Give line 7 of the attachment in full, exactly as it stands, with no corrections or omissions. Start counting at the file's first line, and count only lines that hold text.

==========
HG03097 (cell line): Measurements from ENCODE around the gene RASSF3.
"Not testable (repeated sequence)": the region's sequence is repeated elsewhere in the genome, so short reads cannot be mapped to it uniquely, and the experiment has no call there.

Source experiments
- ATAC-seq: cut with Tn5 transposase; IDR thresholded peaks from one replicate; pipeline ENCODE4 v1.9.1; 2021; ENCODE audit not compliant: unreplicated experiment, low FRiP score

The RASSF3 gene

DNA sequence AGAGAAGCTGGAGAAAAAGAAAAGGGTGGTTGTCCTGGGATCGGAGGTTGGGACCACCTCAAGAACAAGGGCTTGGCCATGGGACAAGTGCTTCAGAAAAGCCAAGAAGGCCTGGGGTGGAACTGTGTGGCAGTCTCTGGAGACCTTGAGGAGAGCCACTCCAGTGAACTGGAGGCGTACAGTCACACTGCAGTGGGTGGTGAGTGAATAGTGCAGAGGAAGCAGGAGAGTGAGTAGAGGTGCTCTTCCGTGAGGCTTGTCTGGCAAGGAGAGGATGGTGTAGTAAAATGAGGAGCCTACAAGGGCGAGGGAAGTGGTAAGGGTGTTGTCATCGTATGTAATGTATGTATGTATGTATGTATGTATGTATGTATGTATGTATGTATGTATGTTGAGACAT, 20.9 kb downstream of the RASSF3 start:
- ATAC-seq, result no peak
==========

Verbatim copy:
- ATAC-seq, result no peak